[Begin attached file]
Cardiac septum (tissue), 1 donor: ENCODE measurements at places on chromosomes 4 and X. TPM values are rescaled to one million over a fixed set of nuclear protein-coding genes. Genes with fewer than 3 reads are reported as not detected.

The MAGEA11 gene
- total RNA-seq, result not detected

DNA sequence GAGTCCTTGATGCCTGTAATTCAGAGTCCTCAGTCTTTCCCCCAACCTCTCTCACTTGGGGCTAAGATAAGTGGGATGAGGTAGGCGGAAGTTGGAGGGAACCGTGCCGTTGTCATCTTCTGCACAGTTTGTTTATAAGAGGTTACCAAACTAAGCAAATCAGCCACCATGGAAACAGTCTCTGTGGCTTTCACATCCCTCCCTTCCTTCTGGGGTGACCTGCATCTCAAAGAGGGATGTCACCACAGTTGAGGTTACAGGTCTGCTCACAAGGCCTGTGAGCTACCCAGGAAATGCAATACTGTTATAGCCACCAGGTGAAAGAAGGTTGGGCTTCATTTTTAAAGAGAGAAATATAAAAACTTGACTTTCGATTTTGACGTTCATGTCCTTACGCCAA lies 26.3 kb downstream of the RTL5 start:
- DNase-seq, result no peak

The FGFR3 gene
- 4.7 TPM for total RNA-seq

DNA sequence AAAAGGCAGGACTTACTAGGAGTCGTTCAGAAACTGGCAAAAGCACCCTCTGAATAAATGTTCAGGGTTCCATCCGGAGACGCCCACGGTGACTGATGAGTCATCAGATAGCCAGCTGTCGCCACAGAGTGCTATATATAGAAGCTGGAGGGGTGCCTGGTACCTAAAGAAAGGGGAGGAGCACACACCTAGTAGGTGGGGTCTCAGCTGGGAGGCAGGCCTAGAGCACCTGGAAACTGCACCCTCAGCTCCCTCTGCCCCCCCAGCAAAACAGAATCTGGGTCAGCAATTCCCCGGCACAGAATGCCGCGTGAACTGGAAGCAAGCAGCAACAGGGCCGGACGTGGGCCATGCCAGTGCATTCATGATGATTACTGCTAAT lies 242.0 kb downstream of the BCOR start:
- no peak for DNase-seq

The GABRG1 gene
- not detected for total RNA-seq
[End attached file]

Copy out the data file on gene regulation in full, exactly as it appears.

Cardiac septum (tissue), 1 donor: ENCODE measurements at places on chromosomes 4 and X. TPM values are rescaled to one million over a fixed set of nuclear protein-coding genes. Genes with fewer than 3 reads are reported as not detected.

The MAGEA11 gene
- total RNA-seq, result not detected

DNA sequence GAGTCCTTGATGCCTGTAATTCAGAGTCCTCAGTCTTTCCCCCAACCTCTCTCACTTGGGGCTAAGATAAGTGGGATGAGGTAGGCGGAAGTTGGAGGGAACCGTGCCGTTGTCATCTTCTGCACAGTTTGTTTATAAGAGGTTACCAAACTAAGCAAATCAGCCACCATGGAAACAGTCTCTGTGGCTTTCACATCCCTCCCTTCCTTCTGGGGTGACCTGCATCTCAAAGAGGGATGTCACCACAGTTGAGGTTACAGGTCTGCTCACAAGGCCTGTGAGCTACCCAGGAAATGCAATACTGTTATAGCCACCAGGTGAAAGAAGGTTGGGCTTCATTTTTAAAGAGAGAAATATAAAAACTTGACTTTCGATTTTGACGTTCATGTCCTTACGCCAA lies 26.3 kb downstream of the RTL5 start:
- DNase-seq, result no peak

The FGFR3 gene
- 4.7 TPM for total RNA-seq

DNA sequence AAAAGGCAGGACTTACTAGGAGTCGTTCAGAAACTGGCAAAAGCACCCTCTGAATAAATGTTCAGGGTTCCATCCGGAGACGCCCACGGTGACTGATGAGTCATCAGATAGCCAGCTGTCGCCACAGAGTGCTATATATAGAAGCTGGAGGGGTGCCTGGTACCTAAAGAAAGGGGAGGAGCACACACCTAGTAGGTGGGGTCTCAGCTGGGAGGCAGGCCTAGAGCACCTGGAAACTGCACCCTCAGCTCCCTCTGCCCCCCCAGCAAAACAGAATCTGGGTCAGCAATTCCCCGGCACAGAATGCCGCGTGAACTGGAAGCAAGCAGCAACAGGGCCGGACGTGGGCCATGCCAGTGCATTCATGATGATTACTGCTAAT lies 242.0 kb downstream of the BCOR start:
- no peak for DNase-seq

The GABRG1 gene
- not detected for total RNA-seq